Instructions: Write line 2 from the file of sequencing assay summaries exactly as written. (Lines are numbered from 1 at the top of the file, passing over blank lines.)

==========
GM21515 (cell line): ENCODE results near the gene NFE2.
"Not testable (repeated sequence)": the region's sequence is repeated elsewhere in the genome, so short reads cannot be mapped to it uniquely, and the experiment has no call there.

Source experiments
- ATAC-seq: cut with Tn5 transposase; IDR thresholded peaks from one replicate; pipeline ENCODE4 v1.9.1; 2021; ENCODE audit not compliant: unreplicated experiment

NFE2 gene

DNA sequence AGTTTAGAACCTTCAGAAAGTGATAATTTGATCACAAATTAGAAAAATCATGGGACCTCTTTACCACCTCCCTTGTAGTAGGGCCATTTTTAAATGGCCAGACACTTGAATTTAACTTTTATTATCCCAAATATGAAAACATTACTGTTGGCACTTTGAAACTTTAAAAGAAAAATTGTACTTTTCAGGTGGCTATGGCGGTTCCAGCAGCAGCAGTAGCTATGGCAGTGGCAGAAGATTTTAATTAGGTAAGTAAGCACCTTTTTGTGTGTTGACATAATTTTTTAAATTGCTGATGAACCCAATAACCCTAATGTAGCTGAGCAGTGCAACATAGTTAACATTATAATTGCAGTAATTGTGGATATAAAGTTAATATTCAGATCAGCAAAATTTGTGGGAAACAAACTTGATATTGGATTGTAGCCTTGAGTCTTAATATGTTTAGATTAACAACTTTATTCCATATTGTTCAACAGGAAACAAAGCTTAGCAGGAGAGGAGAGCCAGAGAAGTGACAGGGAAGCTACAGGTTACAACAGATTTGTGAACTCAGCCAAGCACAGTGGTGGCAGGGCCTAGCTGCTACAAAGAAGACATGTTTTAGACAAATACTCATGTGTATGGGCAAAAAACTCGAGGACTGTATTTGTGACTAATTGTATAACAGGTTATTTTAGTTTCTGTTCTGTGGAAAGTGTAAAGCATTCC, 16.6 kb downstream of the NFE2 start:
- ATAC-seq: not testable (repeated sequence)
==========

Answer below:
"Not testable (repeated sequence)": the region's sequence is repeated elsewhere in the genome, so short reads cannot be mapped to it uniquely, and the experiment has no call there.